Become a Substance Abuse Counselor in 5 Steps
Research what it takes to become a substance abuse counselor. Learn about education requirements, job duties, average wages and job outlook to find out if this is the career for you. Schools offering Addiction Counseling degrees can also be found in these popular choices.
Career Information At a Glance
Substance abuse counselors, also known as addiction counselors, drug rehabilitation counselors, or drug and alcohol addiction counselors, work with addicted individuals and their families to assess addictions, develop treatment plans, and provide counseling to help addicted persons overcome their addictions. Their goal is to improve the quality of their patients' lives by helping them live without the burden of addiction. See the table below for more information about this career.
|Degree Required||Varies by state from a high school diploma to a master's degree|
|Education Field of Study||Substance abuse counseling or related field|
|Key Responsibilities||Assess individuals for substance abuse problems|
Provide counseling to individuals, groups and families for substance abuse problems
Develop treatment programs for implementation with addicted individuals
Maintain records as required by local laws and regulations
|Licensure/Certification||State licensure or certification is often necessary, though requirements vary|
|Job Growth (2012-2022)||31% for substance abuse and behavioral disorder counselors*|
|Mean Salary (2013)||$41,090 for substance abuse and behavioral disorder counselors*|
Source: *U.S. Bureau of Labor Statistics
What Is a Substance Abuse Counselor?
A substance abuse counselor deals with individuals who have problems with illegal, prescription and over-the-counter medications as well as with alcohol. Through assessment and treatment, you'll help addicts to overcome their addictions and fight the constant battle throughout their daily lives.
You'll empower patients through communication and coping skills so they can function at home, at work and in the community. You'll often work with addicts in group sessions, work with families of addicts and promote awareness in the community. In addition to providing counseling for the initial break from substance abuse, you can continue to offer support and guidance to prevent relapse.
Step 1: Research the Job Outlook
The U.S. Bureau of Labor Statistics (BLS) predicted that between 2012 and 2022, the employment opportunities for substance abuse and behavioral disorder counselors will increase 31% (www.bls.gov), a rate much faster than average. More counselors will be needed as more people seek help and as courts continue to mandate substance abuse treatment for drug offenders. The mean salary for substance abuse and behavioral disorder counselors was $41,090 as of May 2013.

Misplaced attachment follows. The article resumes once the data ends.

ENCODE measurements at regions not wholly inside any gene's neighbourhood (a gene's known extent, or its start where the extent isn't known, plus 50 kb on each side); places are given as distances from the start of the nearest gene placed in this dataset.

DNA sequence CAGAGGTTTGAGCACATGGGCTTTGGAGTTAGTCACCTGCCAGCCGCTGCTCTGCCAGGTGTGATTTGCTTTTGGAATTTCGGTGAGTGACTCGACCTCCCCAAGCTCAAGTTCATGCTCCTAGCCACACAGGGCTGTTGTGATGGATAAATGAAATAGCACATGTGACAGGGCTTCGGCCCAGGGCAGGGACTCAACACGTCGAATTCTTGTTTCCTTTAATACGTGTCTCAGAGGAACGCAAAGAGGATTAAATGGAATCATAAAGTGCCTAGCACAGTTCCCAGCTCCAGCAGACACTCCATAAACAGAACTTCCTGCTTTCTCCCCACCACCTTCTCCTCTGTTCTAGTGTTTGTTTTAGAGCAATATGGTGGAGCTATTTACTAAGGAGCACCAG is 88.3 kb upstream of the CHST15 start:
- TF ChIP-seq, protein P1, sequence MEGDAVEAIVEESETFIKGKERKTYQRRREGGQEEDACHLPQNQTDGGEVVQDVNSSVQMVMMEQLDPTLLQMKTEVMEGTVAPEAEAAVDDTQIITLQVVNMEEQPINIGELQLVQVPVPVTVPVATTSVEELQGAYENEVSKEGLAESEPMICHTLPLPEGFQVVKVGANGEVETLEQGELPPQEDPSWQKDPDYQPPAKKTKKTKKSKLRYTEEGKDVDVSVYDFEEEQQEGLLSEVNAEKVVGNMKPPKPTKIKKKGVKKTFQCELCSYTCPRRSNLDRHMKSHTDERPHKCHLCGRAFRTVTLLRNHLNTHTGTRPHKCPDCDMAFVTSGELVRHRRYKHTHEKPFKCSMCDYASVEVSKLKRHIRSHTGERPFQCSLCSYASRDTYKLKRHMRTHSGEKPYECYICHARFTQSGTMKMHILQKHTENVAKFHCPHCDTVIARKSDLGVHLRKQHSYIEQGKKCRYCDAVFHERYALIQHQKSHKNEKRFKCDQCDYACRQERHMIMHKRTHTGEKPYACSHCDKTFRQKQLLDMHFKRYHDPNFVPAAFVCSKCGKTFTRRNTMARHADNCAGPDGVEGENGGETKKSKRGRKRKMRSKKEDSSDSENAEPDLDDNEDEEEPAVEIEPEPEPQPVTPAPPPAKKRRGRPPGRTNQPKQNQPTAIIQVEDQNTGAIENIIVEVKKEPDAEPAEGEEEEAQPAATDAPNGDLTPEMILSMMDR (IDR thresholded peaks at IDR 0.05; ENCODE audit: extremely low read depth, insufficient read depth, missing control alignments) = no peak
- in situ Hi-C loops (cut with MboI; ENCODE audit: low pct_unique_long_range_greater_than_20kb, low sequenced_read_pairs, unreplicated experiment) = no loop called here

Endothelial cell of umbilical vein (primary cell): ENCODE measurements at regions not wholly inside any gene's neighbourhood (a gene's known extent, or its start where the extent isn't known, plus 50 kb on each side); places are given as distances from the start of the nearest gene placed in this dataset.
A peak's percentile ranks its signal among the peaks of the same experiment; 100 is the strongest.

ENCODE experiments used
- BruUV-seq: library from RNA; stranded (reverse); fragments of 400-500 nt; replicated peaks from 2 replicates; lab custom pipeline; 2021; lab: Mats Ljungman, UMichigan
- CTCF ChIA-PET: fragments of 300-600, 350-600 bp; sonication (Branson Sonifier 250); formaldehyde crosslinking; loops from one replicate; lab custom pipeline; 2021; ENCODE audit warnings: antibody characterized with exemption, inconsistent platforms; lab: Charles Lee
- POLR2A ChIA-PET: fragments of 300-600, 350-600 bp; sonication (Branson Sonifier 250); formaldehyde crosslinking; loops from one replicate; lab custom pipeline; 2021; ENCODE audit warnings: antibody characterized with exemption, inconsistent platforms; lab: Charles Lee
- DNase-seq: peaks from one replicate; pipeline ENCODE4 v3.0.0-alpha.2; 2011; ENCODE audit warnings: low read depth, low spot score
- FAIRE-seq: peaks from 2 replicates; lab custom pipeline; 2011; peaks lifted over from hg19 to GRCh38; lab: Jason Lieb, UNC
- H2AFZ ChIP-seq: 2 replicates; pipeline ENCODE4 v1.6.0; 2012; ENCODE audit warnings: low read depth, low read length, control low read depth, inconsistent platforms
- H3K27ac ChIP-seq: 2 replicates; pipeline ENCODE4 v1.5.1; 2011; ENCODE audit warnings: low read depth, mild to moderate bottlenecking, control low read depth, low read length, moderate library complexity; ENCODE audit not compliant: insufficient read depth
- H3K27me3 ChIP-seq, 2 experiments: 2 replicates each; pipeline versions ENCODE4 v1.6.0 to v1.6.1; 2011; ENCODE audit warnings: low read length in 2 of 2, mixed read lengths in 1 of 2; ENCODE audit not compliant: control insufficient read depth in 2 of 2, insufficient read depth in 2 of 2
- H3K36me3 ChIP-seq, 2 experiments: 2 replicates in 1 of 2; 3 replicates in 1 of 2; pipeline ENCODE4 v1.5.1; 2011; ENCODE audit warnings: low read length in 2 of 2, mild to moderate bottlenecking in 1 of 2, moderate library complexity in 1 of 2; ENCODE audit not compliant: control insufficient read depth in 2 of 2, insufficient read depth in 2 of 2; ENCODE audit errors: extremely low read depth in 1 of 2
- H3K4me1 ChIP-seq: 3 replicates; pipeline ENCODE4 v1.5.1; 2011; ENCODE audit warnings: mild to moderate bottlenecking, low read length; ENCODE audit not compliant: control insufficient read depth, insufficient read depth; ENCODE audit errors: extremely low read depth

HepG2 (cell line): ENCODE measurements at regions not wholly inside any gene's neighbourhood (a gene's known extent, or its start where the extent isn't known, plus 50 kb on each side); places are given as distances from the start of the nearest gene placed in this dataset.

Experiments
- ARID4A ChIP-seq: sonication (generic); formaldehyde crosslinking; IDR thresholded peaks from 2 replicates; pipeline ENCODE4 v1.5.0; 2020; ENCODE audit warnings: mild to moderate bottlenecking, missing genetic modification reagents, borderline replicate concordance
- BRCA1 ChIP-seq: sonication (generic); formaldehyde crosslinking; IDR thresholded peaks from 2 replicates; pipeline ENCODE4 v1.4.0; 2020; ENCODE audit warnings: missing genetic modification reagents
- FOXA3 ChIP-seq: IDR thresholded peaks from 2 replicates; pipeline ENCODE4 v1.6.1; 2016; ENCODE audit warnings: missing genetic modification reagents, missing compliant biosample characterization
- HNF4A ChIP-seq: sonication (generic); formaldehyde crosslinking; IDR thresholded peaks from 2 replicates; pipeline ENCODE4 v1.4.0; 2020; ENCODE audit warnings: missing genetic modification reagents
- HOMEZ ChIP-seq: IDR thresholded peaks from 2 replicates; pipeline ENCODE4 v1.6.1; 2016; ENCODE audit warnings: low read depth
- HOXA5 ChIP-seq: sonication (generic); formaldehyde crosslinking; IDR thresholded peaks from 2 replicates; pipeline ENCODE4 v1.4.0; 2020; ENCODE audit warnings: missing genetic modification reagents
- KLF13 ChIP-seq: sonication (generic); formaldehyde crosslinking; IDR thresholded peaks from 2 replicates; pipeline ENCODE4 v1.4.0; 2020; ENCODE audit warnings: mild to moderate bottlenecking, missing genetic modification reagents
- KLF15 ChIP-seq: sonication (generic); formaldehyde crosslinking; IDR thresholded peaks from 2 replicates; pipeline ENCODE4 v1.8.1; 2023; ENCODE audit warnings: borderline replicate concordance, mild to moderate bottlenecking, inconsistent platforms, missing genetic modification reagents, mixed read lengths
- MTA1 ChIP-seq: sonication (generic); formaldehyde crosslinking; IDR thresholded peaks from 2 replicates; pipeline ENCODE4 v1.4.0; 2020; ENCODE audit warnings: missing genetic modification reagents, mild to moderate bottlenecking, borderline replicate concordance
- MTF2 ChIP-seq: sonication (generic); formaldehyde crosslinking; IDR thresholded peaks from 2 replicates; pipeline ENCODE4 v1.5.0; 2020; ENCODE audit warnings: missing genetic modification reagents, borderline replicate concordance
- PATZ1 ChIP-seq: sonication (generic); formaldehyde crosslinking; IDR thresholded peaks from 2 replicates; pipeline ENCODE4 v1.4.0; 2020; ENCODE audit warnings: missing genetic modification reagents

Step 2: Earn an Undergraduate Degree
Depending on where you want to work, educational requirements may vary. While a high school diploma is accepted by some state agencies, postsecondary education will provide you with a greater range of job possibilities. A bachelor's degree program in substance abuse counseling teaches you the basics to working with addicts. You'll learn about psychology, anatomy, therapy methods, assessment and counseling ethics. You'll also study program planning, welfare policies and how addiction affects the brain and behavior. You may also gain personal experience in internships.
Step 3: Consider Further Education
Master's degree programs in substance abuse are also available. These programs dig deeper into psychoanalytical theories and the effect substance abuse has on society. You'll also study pharmacology, crisis intervention and the role of religion in counseling. Master's degree programs can also offer further internships and practicum experience in hospitals, rehabilitation centers, outpatient clinics or private offices. Some states may require a master's degree to obtain licensure.
Step 4: Earn Licensure
State licensure requirements for substance abuse counselors vary, so you'll need to research the particular criteria for the state in which you plan on working. Requirements may include completion of certain courses, exams or supervised work experience. Some states allow a given amount of work experience to replace education requirements.
Step 5: Seek Certification
There are national certification programs available for voluntary certification. The Association for Addiction Professionals has a national certification commission (www.naadac.org). The commission offers five certifications of varying levels and specialties. These programs require you to have state licensure and at least three years of supervised experience as a substance abuse counselor. The National Board for Certified Counselors also has a voluntary certification as a Master Addictions Counselor (www.nbcc.org). You'll need at least 12 credit hours of graduate work and three years of supervised work as a counselor to sit for the exam.
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